Research from Memorial Sloan Kettering Cancer Center suggests that immune checkpoint inhibitors may prevent some patients with Lynch syndrome-associated cancers from developing new cancers in vital organs and poor outcomes.
The retrospective study, published in Nature Medicine this month, analyzed data from 172 patients with Lynch syndrome who had received checkpoint inhibitors at MSK and compared their rates of new neoplasia to Lynch syndrome patients who only received chemotherapy. The findings suggest that "visceral subsequent primary malignancies," which are tumors that occur in major organs in the body, "may be decreased by immune checkpoint blockade exposure or that there is a shift in the type of subsequent primary malignancy that occurs," authors led by Zsofia Stadler, a gastrointestinal oncologist and clinical geneticist at MSK, wrote in the paper. "This may impact survival because visceral tumors can be lethal if not successfully treated."
Lynch syndrome is an inherited condition that increases a patient's risk for developing cancer; these patients have a 70 percent risk of developing cancer in their lifetime. Lynch syndrome-associated cancers include colon, rectal, gastric, uterine, ovarian, and urinary tract tumors. These tumors also typically have DNA mismatch repair deficiency (dMMR) because the genetic mutations associated with Lynch syndrome prevent cells from being able to repair DNA damage.
Among patients in this study, colorectal cancer was the most common primary tumor, occurring in 42 percent of patients, followed by endometrial cancer in 16 percent. More than 60 percent of patients in the study harbored germline variants in MSH2 and MLH1, two common genes mutated in Lynch syndrome. Most patients (66 percent) received immunotherapy for metastatic disease and 82 percent received immunotherapy for a dMMR tumor. After treatment, 12 percent of patients developed a subsequent primary malignancy.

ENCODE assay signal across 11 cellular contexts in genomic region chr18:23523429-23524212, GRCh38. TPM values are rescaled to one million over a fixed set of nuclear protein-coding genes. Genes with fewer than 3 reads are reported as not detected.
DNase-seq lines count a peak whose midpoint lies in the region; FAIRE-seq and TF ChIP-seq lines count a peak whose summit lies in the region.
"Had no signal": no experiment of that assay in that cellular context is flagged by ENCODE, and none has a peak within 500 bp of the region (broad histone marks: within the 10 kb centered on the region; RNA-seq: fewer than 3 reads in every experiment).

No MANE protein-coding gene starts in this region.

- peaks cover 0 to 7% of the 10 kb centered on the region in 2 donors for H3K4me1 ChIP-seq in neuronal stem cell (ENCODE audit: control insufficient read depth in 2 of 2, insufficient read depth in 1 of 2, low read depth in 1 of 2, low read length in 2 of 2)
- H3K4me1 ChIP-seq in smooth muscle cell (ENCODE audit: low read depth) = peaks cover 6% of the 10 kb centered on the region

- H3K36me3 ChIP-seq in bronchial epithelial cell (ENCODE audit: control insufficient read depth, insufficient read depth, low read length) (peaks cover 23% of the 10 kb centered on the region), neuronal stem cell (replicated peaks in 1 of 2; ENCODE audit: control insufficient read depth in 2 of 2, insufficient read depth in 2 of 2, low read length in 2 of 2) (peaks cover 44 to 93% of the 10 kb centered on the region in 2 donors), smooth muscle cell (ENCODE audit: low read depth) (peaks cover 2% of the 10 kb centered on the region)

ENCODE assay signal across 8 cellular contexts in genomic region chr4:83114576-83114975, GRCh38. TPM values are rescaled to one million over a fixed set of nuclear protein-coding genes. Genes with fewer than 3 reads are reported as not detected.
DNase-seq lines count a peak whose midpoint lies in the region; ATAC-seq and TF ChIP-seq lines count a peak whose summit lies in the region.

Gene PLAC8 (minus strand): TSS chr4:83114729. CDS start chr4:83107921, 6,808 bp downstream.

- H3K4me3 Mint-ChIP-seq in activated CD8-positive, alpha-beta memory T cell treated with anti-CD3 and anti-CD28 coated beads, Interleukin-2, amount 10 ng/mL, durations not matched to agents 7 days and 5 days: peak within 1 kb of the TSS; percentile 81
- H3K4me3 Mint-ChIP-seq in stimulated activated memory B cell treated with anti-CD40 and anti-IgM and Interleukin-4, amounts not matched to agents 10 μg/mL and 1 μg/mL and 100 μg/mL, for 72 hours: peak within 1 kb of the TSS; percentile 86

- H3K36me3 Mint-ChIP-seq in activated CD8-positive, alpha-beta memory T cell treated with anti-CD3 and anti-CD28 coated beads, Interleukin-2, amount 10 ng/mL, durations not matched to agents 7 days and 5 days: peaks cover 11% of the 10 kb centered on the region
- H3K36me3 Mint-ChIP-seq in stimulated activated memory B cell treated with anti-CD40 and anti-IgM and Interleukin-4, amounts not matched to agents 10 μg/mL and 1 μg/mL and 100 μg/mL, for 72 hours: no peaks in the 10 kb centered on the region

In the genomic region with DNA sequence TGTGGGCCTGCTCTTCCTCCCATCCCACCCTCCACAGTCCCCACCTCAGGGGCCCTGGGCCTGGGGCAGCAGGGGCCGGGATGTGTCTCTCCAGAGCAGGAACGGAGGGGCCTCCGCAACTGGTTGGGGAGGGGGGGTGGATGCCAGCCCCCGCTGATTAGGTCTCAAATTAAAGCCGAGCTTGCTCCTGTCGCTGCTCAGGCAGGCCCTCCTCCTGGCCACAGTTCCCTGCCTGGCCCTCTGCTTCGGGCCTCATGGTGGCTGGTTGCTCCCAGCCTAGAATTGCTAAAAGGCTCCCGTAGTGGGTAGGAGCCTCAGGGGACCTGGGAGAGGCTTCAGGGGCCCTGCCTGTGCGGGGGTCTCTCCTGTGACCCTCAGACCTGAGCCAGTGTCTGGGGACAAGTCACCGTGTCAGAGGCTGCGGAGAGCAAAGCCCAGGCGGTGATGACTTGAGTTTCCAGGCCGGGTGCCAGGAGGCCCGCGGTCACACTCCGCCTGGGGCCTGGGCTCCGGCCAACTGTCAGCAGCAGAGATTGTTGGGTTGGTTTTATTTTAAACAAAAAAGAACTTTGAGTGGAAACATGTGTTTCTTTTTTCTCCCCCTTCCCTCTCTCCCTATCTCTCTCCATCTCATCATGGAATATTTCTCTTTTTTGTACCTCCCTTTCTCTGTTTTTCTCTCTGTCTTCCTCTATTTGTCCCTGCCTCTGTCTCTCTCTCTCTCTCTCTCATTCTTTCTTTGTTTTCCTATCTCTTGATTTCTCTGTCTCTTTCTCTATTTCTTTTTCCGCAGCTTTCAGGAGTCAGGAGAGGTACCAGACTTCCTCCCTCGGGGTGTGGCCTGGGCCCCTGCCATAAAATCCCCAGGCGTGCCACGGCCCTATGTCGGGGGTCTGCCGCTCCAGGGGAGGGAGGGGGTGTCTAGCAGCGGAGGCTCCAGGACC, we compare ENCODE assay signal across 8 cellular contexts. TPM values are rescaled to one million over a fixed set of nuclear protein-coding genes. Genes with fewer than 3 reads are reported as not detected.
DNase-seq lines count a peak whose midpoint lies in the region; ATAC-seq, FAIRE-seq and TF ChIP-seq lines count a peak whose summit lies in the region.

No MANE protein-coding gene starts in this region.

While the patients in the immunotherapy and chemo treatment groups had similar rates of new cancers, fewer patients developed new visceral tumors after immunotherapy. While immunotherapy did not entirely prevent new cancers from forming, it appeared to reduce the severity of the tumors that did occur.
Across three cohorts of Lynch syndrome patients who received different treatments, the average rates of a subsequent primary malignancy per year of follow up were similar: 3.2 percent for the MSK immunotherapy-treated cohort, 4.1 percent for the MSK chemotherapy-treated group, and 4.9 percent for an external dataset of Lynch syndrome patients.
However, about half of the new neoplasias (48 percent) in the immunotherapy treatment group at MSK were cutaneous tumors and half were visceral tumors in key organs. In the chemo-treated group, however, only 12 percent of new tumors were cutaneous, and 88 percent were visceral tumors.
"[These findings] open up the broader idea of whether immunotherapy may be a potential way of preventing certain Lynch-associated tumors, especially the visceral ones, which are the ones that are potentially life threatening," Stadler said.
Stadler and colleagues conducted their study encouraged by an earlier analysis of nearly 47,000 cancer patients, which found that less than 1 percent of around 1,200 patients on immune checkpoint inhibitors for their first primary cancer developed second primary cancers. In comparison, nearly 3 percent of around 17,000 patients on chemotherapy, but no immunotherapy, developed a second primary cancer.